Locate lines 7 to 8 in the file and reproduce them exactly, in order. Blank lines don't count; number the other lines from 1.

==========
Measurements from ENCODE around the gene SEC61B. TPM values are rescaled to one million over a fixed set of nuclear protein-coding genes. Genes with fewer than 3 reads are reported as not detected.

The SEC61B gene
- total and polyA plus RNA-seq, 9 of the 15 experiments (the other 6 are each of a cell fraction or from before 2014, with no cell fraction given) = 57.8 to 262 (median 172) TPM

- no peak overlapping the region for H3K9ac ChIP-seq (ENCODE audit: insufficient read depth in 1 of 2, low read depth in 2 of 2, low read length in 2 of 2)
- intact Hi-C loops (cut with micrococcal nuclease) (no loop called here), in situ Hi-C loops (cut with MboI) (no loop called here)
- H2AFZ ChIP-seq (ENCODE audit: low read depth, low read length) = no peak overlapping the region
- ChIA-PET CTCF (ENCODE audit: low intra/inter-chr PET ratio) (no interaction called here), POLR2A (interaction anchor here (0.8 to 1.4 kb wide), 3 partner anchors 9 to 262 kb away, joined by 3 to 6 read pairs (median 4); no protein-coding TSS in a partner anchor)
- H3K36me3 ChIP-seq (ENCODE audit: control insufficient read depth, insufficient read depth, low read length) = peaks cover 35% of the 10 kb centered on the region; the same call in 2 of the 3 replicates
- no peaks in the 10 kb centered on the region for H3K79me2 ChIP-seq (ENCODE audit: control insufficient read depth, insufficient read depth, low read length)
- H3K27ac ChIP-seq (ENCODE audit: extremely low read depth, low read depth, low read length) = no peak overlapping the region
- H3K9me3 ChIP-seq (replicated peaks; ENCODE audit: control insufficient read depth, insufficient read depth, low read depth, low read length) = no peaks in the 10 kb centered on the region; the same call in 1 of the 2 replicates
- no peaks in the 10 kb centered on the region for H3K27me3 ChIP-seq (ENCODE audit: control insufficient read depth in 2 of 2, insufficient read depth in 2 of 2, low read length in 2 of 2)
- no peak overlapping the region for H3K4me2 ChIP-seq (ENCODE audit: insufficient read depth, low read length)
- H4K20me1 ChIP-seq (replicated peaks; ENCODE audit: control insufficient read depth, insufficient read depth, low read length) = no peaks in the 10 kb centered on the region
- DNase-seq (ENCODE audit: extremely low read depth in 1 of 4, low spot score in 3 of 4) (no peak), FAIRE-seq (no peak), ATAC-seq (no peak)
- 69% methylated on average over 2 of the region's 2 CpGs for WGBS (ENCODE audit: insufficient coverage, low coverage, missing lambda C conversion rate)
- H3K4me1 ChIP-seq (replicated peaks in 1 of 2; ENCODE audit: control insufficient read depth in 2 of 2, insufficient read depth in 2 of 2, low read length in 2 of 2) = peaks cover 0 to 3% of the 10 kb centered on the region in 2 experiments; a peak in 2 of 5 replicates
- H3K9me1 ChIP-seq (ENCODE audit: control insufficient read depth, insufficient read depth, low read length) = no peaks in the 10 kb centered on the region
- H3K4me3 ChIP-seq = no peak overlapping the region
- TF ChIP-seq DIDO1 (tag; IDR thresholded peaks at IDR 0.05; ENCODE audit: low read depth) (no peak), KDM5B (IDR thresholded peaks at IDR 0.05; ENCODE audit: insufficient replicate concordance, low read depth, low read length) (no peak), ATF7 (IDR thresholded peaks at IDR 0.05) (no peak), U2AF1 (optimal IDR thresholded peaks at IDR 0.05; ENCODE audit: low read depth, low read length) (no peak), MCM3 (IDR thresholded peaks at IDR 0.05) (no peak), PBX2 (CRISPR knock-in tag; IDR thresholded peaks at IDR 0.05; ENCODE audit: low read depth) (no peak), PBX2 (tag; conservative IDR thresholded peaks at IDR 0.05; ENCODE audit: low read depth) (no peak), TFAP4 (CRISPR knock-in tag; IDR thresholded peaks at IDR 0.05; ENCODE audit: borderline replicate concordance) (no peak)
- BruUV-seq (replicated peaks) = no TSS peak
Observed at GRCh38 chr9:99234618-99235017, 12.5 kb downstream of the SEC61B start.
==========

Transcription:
- ChIA-PET CTCF (ENCODE audit: low intra/inter-chr PET ratio) (no interaction called here), POLR2A (interaction anchor here (0.8 to 1.4 kb wide), 3 partner anchors 9 to 262 kb away, joined by 3 to 6 read pairs (median 4); no protein-coding TSS in a partner anchor)
- H3K36me3 ChIP-seq (ENCODE audit: control insufficient read depth, insufficient read depth, low read length) = peaks cover 35% of the 10 kb centered on the region; the same call in 2 of the 3 replicates